Hello again and welcome once again one and all. I do hope you enjoyed my previous post about the gorgeous town of Alnwick which was really growing on me as you have probably guessed if you have read my previous entries. I realise that by my usually verbose standards it was fairly short which I am sure my regular readers were very glad about.
Having had to move out of my excellent B&B I had re-located to the equally comfortable (and considerably cheaper) Youth Hostel in the town. Even with my limited range of mobility I knew there was still much more to see and do about the town and I intended to do as much as my health allowed. If you care to read on, we’ll go for a walk although it did not happen this day which just quickly degenerated into a pub crawl but I have no problem with that and do not consider it at all wasted time. I met some lovely people and really got a feel for the place.
About the only constructive thing I did was take an image of the Bondgate which is also known as the Hotspur Tower or Hotspur Gateway and yes, we are back to our old friend Sir Henry Percy aka Harry Hotspur who has such an influence all over the County of Northumberland and beyond. There is even a Premiership football (soccer) club in North London, which is hundreds of miles away, called Tottenham Hotspur although the name probably owes more to Shakespeare’s character in Henry IV which was based on our Northumbrian friend so it is a definite link. This particular feature of the extensive town defences was completed c.1450.
The reason I took the image was because I was wondering if the van driver was going to make it, it was extremely tight. I was sure he probably would as he presumably does it frequently and indeed he sailed through it with no problem.
I took a bit of a slow amble round the town just taking images of random buildings, the architecture here really is rather impressive. You can see a couple of examples above.
One building I rather liked is nowhere near as old as many of the pretty ancient buildings in the town dating only to 1846 and was commissioned by Hugh, 3rd Duke of Northumberland, yet another Percy. It is the Roman Catholic Church of St. Paul and is in the Gothic style which I rather like and which was very much in vogue for ecclesiastical architecture in the Victorian era. It is to the design of Anthony Salvin. Sadly it was not open when I visited but I have researched it and, as always, if you look closely enough you will find something.
Salvin was a notable architect of his time and his other commissions included Moreby Hall in Yorkshire and Scotney Castle in Kent but he was perhaps best known as a restorer of old castles due to his encyclopaedic knowledge of old buildings. Amongst his many restorations he included Norwich Castle, Carisbrooke Castle on the Isle of Wight, several parts of the Tower of London including the Chapel of St. Peter ad Vincula, Windsor Castle and the nearby Alnwick Castle. Despite suffering a stroke he continued working until he was 80, dying two years later.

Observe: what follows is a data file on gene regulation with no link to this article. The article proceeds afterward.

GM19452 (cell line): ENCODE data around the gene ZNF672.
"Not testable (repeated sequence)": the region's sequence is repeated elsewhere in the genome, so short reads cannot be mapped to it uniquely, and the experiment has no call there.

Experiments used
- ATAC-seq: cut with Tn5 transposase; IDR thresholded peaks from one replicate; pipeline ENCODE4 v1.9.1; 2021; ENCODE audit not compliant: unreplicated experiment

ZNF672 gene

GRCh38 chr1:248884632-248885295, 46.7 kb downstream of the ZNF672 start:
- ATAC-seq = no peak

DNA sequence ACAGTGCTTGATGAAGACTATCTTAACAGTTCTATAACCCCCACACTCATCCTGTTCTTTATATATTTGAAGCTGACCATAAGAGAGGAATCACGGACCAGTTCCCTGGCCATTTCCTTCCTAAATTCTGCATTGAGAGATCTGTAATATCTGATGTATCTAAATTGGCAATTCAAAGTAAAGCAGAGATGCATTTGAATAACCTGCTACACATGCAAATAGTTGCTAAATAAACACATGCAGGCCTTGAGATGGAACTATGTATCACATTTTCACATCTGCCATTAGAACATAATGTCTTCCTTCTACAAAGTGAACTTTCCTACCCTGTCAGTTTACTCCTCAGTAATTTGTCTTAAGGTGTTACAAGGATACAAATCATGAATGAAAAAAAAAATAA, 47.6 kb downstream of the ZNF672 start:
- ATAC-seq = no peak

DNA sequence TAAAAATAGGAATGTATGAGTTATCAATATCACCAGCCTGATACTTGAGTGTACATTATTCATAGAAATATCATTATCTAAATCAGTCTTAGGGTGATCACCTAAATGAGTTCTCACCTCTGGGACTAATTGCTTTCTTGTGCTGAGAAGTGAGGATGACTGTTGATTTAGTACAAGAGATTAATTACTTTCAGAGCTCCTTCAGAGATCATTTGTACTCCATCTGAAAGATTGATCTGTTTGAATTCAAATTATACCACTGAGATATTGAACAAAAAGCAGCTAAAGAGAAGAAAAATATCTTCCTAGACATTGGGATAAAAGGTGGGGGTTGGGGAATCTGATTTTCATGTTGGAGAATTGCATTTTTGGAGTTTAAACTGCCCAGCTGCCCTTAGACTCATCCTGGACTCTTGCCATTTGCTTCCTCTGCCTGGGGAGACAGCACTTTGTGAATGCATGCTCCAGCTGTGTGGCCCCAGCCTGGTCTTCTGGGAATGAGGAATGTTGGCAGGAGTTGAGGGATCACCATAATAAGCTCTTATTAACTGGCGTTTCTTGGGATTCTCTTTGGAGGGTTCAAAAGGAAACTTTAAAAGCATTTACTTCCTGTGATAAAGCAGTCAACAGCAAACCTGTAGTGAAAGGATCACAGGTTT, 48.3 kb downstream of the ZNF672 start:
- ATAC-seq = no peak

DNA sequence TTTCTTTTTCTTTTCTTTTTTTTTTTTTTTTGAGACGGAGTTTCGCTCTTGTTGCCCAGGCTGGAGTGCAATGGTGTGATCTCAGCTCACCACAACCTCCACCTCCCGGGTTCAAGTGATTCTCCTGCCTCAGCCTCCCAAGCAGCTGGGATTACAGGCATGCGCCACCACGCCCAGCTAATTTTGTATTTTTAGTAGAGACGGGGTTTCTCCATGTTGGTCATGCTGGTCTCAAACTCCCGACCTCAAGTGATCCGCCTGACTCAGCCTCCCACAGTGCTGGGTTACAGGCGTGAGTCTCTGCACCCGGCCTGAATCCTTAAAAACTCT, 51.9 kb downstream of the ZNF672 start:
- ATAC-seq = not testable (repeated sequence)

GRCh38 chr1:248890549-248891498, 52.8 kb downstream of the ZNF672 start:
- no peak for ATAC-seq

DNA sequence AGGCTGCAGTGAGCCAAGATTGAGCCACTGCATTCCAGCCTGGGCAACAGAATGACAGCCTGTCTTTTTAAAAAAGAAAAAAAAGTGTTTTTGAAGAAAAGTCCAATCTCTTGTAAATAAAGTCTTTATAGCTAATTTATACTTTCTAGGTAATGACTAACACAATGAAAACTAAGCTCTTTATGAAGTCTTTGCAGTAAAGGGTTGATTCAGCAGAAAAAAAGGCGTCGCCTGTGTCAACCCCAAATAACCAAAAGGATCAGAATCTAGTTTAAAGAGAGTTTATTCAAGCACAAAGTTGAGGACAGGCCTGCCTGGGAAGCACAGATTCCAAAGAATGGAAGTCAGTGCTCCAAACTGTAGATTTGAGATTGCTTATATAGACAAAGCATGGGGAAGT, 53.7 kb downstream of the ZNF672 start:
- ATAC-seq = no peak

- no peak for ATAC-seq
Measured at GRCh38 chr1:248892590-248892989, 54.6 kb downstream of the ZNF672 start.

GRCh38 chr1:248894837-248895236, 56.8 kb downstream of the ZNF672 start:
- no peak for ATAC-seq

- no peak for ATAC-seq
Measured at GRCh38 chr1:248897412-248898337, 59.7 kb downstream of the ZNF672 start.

Another interesting fact is that the building seems to have been quite ecumenical over the years as indeed the whole town seems to be, everyone seems to rub along quite nicely. Whilst the building was originally Anglican they moved out following a re-organisation of their Diocese and the Roman Catholics took over the building which was consecrated for worship according to their beliefs as recently as 1982. To this day there are many inter-denominational activities and I cannot help thinking that if there had been this level of tolerance when I was growing up in Belfast in the 70’s things might have been a whole lot better.
The sun was by now well over the yardarm and for me that means only one thing, time for a pint and there is certainly no lack of choice in Alnwick. I suppose this is why the standard is so high because if you are not good you just won’t survive. My choice today was the Market Tavern where I had been previously but inexplicably did not tell you about at the time, presumably because I had no images as reference and I really to rely on them to remember what I have done.
The website boasts that the Market Tavern is a steakhouse, cocktail bar and pub of which I only involved myself in the latter as I was eating very little and I really don’t do cocktails and it was excellent. The main steakhouse is upstairs and I did not go for a look but the bar itself, which I believe was recently refurbished, was very comfortable and certainly managed to retain a pub feel.